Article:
Clearly, besides serving as a source of building materials to be stripped from it by the locals, the School of Ballet also served as a meeting place for trysts. Here we read: “Daddy, I waited here for you many times, but you never showed up.”
At the far edge of the School of Ballet, beyond a stream that runs through the grounds, one sees the School of Music. It is also by Garatti, but quite different in layout. Its arrangement is linear and low. It conforms to the gentle slope of the ground, and it undulates, serpentine-like, as if to echo the path of the stream. All five schools, by the way, make use of the same materials–brick walls and tiled Catalan vaults and domes. This not only provided a unifying aesthetic to the five schools, but also enabled the architects to overcome the material shortage of steel and concrete in Cuba due to the U.S. embargo.
This aerial perspective offers some sense of the poetry of Garatti’s design. How unfortunate that the School of Ballet was allowed to deteriorate. Had it been able to serve its intended purpose and then been properly maintained, I suspect that it would today be recognized as one of the world’s major monuments of modern architecture. It was nominated for the World Monuments Fund Watch List in 2000 (as one of the world’s 100 most endangered monuments), and a decade later the entire complex of five schools was–finally–recognized by the Cuban Government as national monuments. But, as the saying goes, “that and a few dollars will get you a cup of coffee.”
What I experienced in walking through Garatti’s School of Ballet was a design of unusual flexibility and openness, a design which piqued and rewarded curiosity, a design that offered something for everyone, even in its ruinous state. Garatti (and I suspect his two compatriots as well) fully understand the active role played by architectural design on human experience. To quote Sarah Williams Goldhagen from her book, Welcome to Your World. How the Built Environment Shapes Our Lives: The built environment (for good and bad) “affects our moods and emotions, our sense of our bodies in space and in motion. It profoundly shapes the narratives we tell ourselves and construct of our daily lives….our cognitions, emotions, and actions, and even…our well-being.”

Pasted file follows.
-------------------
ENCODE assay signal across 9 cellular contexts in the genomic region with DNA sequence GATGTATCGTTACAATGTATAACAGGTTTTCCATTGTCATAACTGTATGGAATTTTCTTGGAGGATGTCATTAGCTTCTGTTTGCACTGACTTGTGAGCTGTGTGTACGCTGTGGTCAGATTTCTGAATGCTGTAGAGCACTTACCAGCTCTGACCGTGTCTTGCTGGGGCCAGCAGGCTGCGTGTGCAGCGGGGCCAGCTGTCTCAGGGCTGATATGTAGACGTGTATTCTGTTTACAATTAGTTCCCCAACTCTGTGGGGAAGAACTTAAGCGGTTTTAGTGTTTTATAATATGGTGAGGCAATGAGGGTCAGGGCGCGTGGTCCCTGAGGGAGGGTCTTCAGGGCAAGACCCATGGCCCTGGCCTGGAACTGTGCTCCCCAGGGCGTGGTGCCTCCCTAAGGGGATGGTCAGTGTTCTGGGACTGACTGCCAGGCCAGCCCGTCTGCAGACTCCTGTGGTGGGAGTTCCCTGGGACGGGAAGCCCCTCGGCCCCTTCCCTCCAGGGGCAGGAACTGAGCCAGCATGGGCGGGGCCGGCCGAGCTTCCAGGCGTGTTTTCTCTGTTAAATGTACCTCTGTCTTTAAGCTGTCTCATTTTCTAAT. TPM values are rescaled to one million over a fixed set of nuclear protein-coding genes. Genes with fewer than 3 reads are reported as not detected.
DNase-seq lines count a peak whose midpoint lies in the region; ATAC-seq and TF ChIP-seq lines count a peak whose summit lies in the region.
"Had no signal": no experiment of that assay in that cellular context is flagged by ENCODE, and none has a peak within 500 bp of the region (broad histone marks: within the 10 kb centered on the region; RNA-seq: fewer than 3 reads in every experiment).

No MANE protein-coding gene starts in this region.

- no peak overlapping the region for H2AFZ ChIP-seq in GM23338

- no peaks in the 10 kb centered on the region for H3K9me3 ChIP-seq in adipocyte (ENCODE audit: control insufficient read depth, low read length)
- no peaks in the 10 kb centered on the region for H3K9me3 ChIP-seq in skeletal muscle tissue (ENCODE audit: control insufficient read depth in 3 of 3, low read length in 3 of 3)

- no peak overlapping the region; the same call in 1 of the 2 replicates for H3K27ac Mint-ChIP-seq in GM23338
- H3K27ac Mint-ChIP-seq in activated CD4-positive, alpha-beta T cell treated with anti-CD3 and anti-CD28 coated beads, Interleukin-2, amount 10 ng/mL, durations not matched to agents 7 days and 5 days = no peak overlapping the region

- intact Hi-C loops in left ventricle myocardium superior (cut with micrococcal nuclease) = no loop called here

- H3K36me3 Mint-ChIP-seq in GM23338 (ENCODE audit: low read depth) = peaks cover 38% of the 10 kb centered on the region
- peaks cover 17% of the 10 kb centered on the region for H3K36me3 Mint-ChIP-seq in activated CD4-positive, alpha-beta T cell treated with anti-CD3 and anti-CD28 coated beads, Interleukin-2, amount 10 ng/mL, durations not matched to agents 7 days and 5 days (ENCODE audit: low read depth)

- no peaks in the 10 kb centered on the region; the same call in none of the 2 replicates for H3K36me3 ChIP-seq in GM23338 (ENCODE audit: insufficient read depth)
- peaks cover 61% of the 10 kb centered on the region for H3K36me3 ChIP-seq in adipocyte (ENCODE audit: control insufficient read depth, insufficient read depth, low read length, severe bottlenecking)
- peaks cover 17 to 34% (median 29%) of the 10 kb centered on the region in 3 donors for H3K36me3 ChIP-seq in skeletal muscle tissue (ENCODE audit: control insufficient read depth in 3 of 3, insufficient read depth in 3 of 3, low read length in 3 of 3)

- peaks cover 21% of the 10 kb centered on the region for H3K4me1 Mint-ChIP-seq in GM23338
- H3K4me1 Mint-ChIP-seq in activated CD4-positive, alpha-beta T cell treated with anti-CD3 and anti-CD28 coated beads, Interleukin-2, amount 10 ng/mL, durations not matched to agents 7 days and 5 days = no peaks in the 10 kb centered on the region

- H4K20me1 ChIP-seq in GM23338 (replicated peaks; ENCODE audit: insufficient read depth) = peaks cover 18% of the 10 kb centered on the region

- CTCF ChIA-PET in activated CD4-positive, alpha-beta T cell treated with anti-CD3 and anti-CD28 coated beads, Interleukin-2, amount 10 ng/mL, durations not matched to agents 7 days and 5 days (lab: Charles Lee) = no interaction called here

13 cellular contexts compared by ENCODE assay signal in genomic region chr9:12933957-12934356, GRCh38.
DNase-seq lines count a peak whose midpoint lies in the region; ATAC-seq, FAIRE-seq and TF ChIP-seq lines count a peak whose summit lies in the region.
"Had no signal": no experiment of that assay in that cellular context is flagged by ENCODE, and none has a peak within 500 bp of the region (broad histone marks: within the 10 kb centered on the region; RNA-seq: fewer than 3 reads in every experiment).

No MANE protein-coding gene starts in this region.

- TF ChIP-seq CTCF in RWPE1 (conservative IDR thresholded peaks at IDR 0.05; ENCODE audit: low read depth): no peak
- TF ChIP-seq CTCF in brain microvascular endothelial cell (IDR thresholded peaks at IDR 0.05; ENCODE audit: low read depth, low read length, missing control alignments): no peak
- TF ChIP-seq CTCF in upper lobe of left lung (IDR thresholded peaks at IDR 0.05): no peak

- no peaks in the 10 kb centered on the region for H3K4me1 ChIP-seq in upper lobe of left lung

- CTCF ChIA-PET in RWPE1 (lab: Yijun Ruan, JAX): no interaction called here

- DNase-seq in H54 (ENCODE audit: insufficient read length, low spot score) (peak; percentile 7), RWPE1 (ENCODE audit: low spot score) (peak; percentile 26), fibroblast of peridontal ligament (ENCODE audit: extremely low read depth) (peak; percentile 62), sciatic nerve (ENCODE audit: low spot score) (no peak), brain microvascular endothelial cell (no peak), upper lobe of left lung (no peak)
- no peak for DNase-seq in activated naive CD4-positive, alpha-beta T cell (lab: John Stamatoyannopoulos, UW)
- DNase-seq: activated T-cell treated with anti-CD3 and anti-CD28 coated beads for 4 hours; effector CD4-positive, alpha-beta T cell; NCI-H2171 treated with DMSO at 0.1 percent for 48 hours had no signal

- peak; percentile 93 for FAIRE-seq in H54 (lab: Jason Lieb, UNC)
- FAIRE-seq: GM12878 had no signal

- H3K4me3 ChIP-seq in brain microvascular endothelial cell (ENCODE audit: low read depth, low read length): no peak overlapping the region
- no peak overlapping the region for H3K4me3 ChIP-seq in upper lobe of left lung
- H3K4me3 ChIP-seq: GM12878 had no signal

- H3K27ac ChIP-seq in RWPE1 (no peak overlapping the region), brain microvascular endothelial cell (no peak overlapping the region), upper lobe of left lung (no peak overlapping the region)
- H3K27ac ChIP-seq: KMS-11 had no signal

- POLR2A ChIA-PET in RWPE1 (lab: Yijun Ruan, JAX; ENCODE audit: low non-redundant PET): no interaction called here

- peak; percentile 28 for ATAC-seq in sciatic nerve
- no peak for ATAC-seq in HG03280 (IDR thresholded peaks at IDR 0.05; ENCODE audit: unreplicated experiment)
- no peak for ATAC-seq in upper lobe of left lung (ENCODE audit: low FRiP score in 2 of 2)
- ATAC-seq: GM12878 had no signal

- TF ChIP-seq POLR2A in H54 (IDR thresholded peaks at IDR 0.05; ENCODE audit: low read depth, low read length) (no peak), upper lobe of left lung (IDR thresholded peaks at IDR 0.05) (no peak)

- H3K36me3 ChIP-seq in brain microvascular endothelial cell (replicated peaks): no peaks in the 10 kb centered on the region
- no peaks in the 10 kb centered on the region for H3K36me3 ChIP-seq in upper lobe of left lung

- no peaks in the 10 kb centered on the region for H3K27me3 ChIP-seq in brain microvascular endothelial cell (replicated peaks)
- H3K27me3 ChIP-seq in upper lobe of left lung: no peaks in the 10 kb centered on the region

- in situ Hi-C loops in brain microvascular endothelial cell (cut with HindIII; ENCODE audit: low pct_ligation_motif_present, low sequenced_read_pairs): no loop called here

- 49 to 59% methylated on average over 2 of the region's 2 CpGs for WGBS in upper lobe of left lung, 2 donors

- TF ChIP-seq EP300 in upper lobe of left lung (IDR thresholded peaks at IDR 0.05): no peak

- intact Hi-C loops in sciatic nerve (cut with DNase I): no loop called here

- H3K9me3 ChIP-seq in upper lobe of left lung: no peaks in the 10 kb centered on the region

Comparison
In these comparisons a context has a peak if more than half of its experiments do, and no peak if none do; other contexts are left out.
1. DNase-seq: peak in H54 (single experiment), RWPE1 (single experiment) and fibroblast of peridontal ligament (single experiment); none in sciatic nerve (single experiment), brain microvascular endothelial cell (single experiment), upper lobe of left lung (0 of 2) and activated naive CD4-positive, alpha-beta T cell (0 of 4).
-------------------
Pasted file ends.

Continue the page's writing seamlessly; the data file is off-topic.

Listen to the designers of these Schools of Art. Vittorio Garatti tells us that “The story of this space is that it was a socialist school which was open in all directions. It was a place that you would pass through, like a garden.”
Roberto Gottardi gives us the context for the schools: “The architecture of the schools was born at a particular moment….there was a new society being projected which was different, better. There was something in the air we breathed that I think was reflected in the architecture.”
Ricardo Porro, in reference to the design of his School of Plastic Arts, stated: “I am convinced that the school environment favored the work of the professors and stimulated the imagination of the students. It is not the same thing to teach or to learn how to paint or to sculpt in an atmosphere dominated by classic lines, sandwiched in the middle of a conventional architecture, than to be placed in an environment that is itself an inducement of creativity. The provocative atmosphere generates more provocation….constructive freedom is what I tried to capture in this school.”
I encourage anyone who visits Cuba to find a tour that will allow you to visit all five of these schools (if such a thing is possible). But, especially, find some way to visit the Schools of Ballet, Music and Dramatic Arts–the ones left unused, ignored, incomplete and unfinished. In the words of Norma Barbacci, an architect at the World Monuments Fund, “Each year the site becomes a bit less architecture and a bit more romantic ruin, until at some point there will be nothing to preserve.”
Coda: Guastavino and the Catalan Vault in New York City
In the last decades of the nineteenth-century and through the first half of the twentieth-century, American architects often called for Catalan vaults in some of the more public spaces of their more important urban buildings. The photograph above shows some of the thirty-six domed vaults, their tiles laid in a herringbone pattern, underneath the automobile approach ramp of the Queensboro Bridge. This space was originally a farmer’s market, open on its sides. Enclosing walls were added later, and it has served several different functions over the past century.
Bridgemarket’s vaulting, and nearly every other example of Catalan vaulting in America, was contracted to the firm of Rafael Guastavino. He had emigrated to the United States from Barcelona in 1881, and his patented “Tile Arch System” can be found in New York City–alone–in many major buildings, from Grand Central to Carnegie Hall, to the south arcade of the Municipal Building, to the American Museum of Natural History, to the Great Hall at Ellis Island, to the dome over the crossing of the Cathedral of Saint John the Divine. These elegant vaults enhanced the design of a more conservative, Beaux-Arts or historical revival architectural idiom. Yet they apply the same structural principles as the Catalan vaults of the much more modern and idiosyncratic School of Ballet, or equally, of the very primitive, indigenous examples you saw on the two video links.